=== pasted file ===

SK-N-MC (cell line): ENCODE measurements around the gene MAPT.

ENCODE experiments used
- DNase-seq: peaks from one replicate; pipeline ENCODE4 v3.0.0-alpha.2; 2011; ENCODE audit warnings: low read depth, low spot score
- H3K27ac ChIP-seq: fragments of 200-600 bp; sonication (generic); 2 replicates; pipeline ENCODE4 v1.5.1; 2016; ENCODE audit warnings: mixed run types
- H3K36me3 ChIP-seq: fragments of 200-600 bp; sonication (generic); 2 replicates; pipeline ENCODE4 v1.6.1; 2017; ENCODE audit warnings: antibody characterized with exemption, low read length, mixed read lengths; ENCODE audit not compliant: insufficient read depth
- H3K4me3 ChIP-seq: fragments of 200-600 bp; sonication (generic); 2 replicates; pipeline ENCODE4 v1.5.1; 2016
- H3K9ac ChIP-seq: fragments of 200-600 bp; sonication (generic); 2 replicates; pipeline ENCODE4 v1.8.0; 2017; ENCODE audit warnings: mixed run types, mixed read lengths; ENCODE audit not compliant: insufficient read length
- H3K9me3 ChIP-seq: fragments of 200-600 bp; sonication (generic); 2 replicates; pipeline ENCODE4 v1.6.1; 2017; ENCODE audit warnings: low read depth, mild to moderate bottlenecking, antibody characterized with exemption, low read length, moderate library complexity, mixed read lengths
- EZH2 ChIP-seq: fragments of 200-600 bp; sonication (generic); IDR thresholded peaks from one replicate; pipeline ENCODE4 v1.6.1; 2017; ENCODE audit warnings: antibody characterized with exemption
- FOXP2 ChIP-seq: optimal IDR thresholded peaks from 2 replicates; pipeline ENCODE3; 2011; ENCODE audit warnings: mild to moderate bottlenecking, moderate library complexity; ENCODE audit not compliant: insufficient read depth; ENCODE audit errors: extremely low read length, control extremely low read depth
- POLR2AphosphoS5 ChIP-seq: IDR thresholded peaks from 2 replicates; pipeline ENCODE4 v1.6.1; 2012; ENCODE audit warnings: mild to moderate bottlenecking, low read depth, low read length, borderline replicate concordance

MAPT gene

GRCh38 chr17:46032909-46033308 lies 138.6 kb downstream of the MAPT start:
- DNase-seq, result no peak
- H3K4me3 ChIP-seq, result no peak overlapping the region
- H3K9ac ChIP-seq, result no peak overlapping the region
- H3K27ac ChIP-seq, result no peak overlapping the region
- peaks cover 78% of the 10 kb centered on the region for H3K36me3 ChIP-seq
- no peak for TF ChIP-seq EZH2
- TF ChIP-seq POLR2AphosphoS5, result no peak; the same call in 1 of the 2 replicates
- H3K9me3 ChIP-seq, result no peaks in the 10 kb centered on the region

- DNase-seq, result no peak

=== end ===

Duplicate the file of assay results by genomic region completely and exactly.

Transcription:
SK-N-MC (cell line): ENCODE measurements around the gene MAPT.

ENCODE experiments used
- DNase-seq: peaks from one replicate; pipeline ENCODE4 v3.0.0-alpha.2; 2011; ENCODE audit warnings: low read depth, low spot score
- H3K27ac ChIP-seq: fragments of 200-600 bp; sonication (generic); 2 replicates; pipeline ENCODE4 v1.5.1; 2016; ENCODE audit warnings: mixed run types
- H3K36me3 ChIP-seq: fragments of 200-600 bp; sonication (generic); 2 replicates; pipeline ENCODE4 v1.6.1; 2017; ENCODE audit warnings: antibody characterized with exemption, low read length, mixed read lengths; ENCODE audit not compliant: insufficient read depth
- H3K4me3 ChIP-seq: fragments of 200-600 bp; sonication (generic); 2 replicates; pipeline ENCODE4 v1.5.1; 2016
- H3K9ac ChIP-seq: fragments of 200-600 bp; sonication (generic); 2 replicates; pipeline ENCODE4 v1.8.0; 2017; ENCODE audit warnings: mixed run types, mixed read lengths; ENCODE audit not compliant: insufficient read length
- H3K9me3 ChIP-seq: fragments of 200-600 bp; sonication (generic); 2 replicates; pipeline ENCODE4 v1.6.1; 2017; ENCODE audit warnings: low read depth, mild to moderate bottlenecking, antibody characterized with exemption, low read length, moderate library complexity, mixed read lengths
- EZH2 ChIP-seq: fragments of 200-600 bp; sonication (generic); IDR thresholded peaks from one replicate; pipeline ENCODE4 v1.6.1; 2017; ENCODE audit warnings: antibody characterized with exemption
- FOXP2 ChIP-seq: optimal IDR thresholded peaks from 2 replicates; pipeline ENCODE3; 2011; ENCODE audit warnings: mild to moderate bottlenecking, moderate library complexity; ENCODE audit not compliant: insufficient read depth; ENCODE audit errors: extremely low read length, control extremely low read depth
- POLR2AphosphoS5 ChIP-seq: IDR thresholded peaks from 2 replicates; pipeline ENCODE4 v1.6.1; 2012; ENCODE audit warnings: mild to moderate bottlenecking, low read depth, low read length, borderline replicate concordance

MAPT gene

GRCh38 chr17:46032909-46033308 lies 138.6 kb downstream of the MAPT start:
- DNase-seq, result no peak
- H3K4me3 ChIP-seq, result no peak overlapping the region
- H3K9ac ChIP-seq, result no peak overlapping the region
- H3K27ac ChIP-seq, result no peak overlapping the region
- peaks cover 78% of the 10 kb centered on the region for H3K36me3 ChIP-seq
- no peak for TF ChIP-seq EZH2
- TF ChIP-seq POLR2AphosphoS5, result no peak; the same call in 1 of the 2 replicates
- H3K9me3 ChIP-seq, result no peaks in the 10 kb centered on the region

- DNase-seq, result no peak